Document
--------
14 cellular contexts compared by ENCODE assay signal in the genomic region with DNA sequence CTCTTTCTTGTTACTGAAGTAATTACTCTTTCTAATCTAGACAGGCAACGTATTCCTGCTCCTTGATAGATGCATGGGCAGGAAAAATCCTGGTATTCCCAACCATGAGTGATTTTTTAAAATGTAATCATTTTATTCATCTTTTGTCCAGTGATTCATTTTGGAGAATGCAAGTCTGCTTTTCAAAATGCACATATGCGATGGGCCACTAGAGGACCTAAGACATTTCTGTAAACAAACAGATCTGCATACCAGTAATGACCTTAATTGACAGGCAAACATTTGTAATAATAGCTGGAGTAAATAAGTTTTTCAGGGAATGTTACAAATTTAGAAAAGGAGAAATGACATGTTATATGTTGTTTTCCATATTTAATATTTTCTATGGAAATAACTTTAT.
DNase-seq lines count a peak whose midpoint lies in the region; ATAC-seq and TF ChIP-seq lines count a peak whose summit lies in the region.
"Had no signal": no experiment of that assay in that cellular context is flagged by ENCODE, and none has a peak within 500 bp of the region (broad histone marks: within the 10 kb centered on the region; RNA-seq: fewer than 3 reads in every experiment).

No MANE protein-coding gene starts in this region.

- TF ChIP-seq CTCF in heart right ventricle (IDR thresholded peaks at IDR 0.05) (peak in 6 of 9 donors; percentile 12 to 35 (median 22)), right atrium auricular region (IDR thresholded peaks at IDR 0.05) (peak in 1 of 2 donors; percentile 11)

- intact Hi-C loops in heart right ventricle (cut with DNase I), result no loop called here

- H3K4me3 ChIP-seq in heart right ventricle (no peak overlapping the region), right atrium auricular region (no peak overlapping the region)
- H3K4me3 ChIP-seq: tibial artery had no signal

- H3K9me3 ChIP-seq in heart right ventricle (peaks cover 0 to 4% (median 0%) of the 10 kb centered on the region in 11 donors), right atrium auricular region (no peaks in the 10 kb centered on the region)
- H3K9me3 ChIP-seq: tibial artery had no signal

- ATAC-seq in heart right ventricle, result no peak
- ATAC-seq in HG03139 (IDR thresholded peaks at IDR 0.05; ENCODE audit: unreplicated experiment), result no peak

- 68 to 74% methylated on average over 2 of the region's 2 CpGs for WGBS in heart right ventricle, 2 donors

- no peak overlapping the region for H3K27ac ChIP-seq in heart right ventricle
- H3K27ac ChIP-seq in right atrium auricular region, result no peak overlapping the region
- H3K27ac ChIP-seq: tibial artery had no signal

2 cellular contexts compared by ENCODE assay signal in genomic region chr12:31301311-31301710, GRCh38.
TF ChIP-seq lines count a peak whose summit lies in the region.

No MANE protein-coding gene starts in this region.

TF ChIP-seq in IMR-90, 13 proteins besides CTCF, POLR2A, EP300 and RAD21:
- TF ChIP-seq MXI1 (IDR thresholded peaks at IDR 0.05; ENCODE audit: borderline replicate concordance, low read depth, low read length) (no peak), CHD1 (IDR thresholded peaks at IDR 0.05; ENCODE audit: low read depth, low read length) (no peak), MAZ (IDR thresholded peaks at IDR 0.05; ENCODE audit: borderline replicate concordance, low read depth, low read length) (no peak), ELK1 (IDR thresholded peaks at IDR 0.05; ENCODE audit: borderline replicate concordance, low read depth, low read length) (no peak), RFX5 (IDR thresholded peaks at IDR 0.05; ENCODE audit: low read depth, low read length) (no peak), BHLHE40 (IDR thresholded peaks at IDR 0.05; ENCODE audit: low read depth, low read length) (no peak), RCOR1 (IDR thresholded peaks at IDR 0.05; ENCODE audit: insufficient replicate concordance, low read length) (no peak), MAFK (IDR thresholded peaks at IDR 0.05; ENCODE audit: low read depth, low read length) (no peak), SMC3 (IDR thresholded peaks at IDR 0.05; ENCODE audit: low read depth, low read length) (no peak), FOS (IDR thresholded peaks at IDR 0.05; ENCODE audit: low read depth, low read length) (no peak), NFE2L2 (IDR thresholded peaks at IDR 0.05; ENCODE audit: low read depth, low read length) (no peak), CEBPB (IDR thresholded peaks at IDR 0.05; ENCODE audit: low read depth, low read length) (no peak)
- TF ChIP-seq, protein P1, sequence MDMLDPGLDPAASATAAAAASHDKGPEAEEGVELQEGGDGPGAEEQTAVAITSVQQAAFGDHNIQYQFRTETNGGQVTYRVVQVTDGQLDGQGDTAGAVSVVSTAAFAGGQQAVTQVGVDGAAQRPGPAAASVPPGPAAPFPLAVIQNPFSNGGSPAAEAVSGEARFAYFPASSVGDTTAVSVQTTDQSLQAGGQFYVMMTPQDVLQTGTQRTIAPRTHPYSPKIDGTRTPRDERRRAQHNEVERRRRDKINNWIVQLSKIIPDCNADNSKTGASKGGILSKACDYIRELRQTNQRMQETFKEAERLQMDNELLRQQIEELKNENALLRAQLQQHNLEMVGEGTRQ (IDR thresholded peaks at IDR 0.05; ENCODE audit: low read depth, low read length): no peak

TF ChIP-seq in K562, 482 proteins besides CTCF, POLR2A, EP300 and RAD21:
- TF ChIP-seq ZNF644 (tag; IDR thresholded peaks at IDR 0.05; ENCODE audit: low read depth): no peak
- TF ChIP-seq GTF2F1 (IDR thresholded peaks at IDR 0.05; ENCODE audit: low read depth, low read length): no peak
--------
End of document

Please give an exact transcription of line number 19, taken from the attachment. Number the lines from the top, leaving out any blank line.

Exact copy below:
No MANE protein-coding gene starts in this region.